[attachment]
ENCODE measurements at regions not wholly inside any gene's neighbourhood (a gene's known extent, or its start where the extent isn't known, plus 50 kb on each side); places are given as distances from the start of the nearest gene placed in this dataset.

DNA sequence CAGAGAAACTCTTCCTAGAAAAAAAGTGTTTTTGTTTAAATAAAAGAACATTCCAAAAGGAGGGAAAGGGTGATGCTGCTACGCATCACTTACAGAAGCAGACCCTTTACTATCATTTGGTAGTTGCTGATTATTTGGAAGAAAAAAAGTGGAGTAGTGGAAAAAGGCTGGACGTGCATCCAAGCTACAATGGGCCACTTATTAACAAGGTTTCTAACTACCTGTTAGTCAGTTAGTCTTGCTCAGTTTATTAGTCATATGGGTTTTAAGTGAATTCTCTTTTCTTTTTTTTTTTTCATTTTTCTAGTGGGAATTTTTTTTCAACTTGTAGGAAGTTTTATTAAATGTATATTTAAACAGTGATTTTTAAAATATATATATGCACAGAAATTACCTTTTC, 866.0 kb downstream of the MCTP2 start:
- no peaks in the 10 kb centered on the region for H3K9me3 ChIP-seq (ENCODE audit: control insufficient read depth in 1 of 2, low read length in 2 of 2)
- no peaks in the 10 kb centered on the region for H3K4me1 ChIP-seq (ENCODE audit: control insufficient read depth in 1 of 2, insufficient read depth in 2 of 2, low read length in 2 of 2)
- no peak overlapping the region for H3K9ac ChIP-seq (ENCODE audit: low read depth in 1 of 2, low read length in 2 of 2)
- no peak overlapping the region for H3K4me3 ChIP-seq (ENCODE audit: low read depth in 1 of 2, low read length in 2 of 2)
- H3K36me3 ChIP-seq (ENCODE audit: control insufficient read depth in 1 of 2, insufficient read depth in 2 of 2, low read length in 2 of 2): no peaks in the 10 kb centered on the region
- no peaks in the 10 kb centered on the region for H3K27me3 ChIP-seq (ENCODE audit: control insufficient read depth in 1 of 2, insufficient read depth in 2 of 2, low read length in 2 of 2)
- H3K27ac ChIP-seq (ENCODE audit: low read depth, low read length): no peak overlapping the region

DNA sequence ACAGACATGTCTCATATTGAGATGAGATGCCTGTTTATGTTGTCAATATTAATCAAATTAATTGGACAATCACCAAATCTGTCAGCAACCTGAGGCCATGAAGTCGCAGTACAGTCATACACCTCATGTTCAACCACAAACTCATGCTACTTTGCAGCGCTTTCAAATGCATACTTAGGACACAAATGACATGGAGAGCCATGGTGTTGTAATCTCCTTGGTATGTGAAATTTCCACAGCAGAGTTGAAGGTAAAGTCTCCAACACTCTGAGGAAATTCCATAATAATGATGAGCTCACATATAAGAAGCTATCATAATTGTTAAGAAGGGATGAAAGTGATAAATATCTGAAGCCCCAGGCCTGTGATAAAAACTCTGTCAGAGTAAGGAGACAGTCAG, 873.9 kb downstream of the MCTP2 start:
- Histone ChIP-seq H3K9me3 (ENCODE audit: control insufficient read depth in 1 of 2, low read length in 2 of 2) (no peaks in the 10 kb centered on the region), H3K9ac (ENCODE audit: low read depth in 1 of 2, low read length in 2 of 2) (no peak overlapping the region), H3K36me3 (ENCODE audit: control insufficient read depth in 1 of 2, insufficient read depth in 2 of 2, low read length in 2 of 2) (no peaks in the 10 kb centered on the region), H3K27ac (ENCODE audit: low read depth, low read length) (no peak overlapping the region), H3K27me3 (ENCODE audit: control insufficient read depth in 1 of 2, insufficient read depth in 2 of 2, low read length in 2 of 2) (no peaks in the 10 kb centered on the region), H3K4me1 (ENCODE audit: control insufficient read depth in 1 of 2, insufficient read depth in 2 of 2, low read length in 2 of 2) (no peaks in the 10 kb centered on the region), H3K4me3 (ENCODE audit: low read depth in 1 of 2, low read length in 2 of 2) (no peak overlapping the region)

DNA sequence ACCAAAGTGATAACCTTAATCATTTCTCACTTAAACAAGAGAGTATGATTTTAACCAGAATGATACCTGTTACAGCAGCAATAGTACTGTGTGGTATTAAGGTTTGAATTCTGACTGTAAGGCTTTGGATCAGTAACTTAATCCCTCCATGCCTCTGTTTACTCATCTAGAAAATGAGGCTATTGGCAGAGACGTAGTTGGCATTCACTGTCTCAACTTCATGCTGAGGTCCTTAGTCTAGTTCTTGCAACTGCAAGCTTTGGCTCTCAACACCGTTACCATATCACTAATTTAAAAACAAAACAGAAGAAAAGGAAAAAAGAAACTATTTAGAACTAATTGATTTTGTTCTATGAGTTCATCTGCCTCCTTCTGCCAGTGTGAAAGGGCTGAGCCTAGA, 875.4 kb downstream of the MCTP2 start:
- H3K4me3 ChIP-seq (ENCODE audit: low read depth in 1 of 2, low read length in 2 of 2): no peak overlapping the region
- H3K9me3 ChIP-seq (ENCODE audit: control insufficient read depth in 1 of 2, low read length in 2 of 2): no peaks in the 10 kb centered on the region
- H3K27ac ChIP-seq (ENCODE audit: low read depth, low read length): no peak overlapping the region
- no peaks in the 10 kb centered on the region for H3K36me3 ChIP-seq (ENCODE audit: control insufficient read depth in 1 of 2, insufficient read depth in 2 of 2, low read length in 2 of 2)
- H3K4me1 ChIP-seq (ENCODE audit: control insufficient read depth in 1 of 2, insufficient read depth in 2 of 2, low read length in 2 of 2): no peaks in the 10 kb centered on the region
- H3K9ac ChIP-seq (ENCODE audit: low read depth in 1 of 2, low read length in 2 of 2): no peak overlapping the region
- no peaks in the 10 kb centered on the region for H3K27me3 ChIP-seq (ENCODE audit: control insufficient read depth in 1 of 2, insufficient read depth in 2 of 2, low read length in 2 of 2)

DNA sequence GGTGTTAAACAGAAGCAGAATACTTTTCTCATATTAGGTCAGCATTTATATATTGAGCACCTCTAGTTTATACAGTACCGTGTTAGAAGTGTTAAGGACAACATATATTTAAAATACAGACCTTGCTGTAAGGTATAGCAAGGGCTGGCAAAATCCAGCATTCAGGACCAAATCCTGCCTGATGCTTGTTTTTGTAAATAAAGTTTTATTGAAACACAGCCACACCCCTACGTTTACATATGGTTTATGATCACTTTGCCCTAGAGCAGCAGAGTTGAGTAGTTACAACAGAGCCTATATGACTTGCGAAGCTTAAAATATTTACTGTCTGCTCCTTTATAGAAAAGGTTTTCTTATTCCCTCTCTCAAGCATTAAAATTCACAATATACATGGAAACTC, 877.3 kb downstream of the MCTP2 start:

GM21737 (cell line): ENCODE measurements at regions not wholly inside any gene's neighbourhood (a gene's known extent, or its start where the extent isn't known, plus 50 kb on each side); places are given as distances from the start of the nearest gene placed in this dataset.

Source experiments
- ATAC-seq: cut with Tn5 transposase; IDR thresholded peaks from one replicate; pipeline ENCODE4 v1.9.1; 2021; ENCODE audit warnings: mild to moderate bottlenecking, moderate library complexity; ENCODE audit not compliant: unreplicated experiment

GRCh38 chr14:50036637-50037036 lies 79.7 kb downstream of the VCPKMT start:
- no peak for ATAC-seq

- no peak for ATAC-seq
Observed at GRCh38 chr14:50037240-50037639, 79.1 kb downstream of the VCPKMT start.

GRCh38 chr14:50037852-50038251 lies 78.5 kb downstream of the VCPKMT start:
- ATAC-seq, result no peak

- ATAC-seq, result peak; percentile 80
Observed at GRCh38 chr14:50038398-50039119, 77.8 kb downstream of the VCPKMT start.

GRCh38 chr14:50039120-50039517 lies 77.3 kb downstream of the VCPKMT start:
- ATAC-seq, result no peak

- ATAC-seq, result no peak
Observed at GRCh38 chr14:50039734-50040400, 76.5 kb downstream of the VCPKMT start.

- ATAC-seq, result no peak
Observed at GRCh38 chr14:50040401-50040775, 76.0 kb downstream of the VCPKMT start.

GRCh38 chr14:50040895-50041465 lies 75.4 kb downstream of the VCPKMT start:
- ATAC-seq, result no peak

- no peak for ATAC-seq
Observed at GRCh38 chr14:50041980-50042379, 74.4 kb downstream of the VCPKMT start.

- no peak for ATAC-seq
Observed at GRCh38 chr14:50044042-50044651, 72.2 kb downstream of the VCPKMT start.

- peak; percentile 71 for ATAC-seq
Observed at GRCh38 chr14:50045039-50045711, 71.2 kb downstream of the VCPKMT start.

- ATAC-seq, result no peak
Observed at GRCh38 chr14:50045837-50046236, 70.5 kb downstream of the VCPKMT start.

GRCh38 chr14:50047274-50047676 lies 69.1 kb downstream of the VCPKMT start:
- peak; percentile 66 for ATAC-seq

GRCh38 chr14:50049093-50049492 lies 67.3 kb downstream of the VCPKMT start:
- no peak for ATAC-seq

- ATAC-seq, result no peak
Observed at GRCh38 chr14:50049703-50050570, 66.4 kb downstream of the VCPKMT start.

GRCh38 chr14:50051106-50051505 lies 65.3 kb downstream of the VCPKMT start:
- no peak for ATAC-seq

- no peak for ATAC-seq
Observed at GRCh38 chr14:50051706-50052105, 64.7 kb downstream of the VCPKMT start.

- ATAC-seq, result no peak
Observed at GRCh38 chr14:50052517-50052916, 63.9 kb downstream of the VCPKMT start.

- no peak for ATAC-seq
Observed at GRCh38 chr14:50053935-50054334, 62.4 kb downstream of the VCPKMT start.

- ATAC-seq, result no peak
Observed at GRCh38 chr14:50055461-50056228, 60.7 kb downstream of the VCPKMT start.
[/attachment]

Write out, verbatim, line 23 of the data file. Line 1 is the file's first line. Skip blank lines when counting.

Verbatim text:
- ATAC-seq: cut with Tn5 transposase; IDR thresholded peaks from one replicate; pipeline ENCODE4 v1.9.1; 2021; ENCODE audit warnings: mild to moderate bottlenecking, moderate library complexity; ENCODE audit not compliant: unreplicated experiment